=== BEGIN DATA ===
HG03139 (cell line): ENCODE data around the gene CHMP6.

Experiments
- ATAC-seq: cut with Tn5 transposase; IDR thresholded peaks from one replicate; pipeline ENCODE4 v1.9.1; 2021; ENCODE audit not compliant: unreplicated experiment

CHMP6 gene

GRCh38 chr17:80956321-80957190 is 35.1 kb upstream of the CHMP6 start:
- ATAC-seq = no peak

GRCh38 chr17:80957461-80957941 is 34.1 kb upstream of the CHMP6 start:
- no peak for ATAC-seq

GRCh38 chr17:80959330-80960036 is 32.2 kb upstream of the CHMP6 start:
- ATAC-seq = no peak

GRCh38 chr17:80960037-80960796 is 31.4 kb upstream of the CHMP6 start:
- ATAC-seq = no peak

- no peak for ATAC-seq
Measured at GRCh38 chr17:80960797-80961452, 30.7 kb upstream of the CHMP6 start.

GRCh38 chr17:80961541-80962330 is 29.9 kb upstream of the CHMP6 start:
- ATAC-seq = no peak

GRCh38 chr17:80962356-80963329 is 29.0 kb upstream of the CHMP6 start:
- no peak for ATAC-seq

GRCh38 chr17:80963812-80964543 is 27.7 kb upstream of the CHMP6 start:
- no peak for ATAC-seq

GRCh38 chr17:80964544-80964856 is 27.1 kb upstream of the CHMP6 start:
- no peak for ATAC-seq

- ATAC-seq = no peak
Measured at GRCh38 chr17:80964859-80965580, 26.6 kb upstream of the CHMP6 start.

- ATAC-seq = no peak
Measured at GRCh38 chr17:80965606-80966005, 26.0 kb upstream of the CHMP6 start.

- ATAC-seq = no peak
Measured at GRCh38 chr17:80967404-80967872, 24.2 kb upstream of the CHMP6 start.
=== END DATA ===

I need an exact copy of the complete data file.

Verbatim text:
HG03139 (cell line): ENCODE data around the gene CHMP6.

Experiments
- ATAC-seq: cut with Tn5 transposase; IDR thresholded peaks from one replicate; pipeline ENCODE4 v1.9.1; 2021; ENCODE audit not compliant: unreplicated experiment

CHMP6 gene

GRCh38 chr17:80956321-80957190 is 35.1 kb upstream of the CHMP6 start:
- ATAC-seq = no peak

GRCh38 chr17:80957461-80957941 is 34.1 kb upstream of the CHMP6 start:
- no peak for ATAC-seq

GRCh38 chr17:80959330-80960036 is 32.2 kb upstream of the CHMP6 start:
- ATAC-seq = no peak

GRCh38 chr17:80960037-80960796 is 31.4 kb upstream of the CHMP6 start:
- ATAC-seq = no peak

- no peak for ATAC-seq
Measured at GRCh38 chr17:80960797-80961452, 30.7 kb upstream of the CHMP6 start.

GRCh38 chr17:80961541-80962330 is 29.9 kb upstream of the CHMP6 start:
- ATAC-seq = no peak

GRCh38 chr17:80962356-80963329 is 29.0 kb upstream of the CHMP6 start:
- no peak for ATAC-seq

GRCh38 chr17:80963812-80964543 is 27.7 kb upstream of the CHMP6 start:
- no peak for ATAC-seq

GRCh38 chr17:80964544-80964856 is 27.1 kb upstream of the CHMP6 start:
- no peak for ATAC-seq

- ATAC-seq = no peak
Measured at GRCh38 chr17:80964859-80965580, 26.6 kb upstream of the CHMP6 start.

- ATAC-seq = no peak
Measured at GRCh38 chr17:80965606-80966005, 26.0 kb upstream of the CHMP6 start.

- ATAC-seq = no peak
Measured at GRCh38 chr17:80967404-80967872, 24.2 kb upstream of the CHMP6 start.